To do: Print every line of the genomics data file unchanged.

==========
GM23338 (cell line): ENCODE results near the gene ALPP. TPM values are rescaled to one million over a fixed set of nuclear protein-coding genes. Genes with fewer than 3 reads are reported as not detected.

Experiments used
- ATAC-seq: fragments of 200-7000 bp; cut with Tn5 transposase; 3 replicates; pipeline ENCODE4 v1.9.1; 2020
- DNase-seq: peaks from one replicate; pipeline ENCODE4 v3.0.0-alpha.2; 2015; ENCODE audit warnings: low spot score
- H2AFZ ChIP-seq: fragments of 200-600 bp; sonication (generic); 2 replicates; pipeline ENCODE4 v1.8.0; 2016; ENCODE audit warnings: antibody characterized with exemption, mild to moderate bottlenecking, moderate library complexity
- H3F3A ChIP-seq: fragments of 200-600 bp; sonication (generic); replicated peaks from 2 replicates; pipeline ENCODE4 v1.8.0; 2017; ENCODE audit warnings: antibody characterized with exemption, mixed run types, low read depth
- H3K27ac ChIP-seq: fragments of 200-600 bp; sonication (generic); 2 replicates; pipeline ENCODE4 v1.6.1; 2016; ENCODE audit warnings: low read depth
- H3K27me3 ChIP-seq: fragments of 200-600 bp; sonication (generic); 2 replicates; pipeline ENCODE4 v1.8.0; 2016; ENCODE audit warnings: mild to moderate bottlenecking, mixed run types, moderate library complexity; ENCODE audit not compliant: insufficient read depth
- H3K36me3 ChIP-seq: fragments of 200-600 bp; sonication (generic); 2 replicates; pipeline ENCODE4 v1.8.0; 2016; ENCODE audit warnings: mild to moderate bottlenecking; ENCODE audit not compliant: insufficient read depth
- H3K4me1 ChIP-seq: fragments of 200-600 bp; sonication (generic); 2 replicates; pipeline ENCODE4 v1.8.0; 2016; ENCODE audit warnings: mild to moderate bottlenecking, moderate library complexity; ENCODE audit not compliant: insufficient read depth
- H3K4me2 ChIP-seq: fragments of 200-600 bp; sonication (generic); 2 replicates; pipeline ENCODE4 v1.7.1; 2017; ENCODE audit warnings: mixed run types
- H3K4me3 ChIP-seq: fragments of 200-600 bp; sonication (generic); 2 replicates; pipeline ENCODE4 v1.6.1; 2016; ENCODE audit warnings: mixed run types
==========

GM23338 (cell line): ENCODE results near the gene ALPP. TPM values are rescaled to one million over a fixed set of nuclear protein-coding genes. Genes with fewer than 3 reads are reported as not detected.

Experiments used
- ATAC-seq: fragments of 200-7000 bp; cut with Tn5 transposase; 3 replicates; pipeline ENCODE4 v1.9.1; 2020
- DNase-seq: peaks from one replicate; pipeline ENCODE4 v3.0.0-alpha.2; 2015; ENCODE audit warnings: low spot score
- H2AFZ ChIP-seq: fragments of 200-600 bp; sonication (generic); 2 replicates; pipeline ENCODE4 v1.8.0; 2016; ENCODE audit warnings: antibody characterized with exemption, mild to moderate bottlenecking, moderate library complexity
- H3F3A ChIP-seq: fragments of 200-600 bp; sonication (generic); replicated peaks from 2 replicates; pipeline ENCODE4 v1.8.0; 2017; ENCODE audit warnings: antibody characterized with exemption, mixed run types, low read depth
- H3K27ac ChIP-seq: fragments of 200-600 bp; sonication (generic); 2 replicates; pipeline ENCODE4 v1.6.1; 2016; ENCODE audit warnings: low read depth
- H3K27me3 ChIP-seq: fragments of 200-600 bp; sonication (generic); 2 replicates; pipeline ENCODE4 v1.8.0; 2016; ENCODE audit warnings: mild to moderate bottlenecking, mixed run types, moderate library complexity; ENCODE audit not compliant: insufficient read depth
- H3K36me3 ChIP-seq: fragments of 200-600 bp; sonication (generic); 2 replicates; pipeline ENCODE4 v1.8.0; 2016; ENCODE audit warnings: mild to moderate bottlenecking; ENCODE audit not compliant: insufficient read depth
- H3K4me1 ChIP-seq: fragments of 200-600 bp; sonication (generic); 2 replicates; pipeline ENCODE4 v1.8.0; 2016; ENCODE audit warnings: mild to moderate bottlenecking, moderate library complexity; ENCODE audit not compliant: insufficient read depth
- H3K4me2 ChIP-seq: fragments of 200-600 bp; sonication (generic); 2 replicates; pipeline ENCODE4 v1.7.1; 2017; ENCODE audit warnings: mixed run types
- H3K4me3 ChIP-seq: fragments of 200-600 bp; sonication (generic); 2 replicates; pipeline ENCODE4 v1.6.1; 2016; ENCODE audit warnings: mixed run types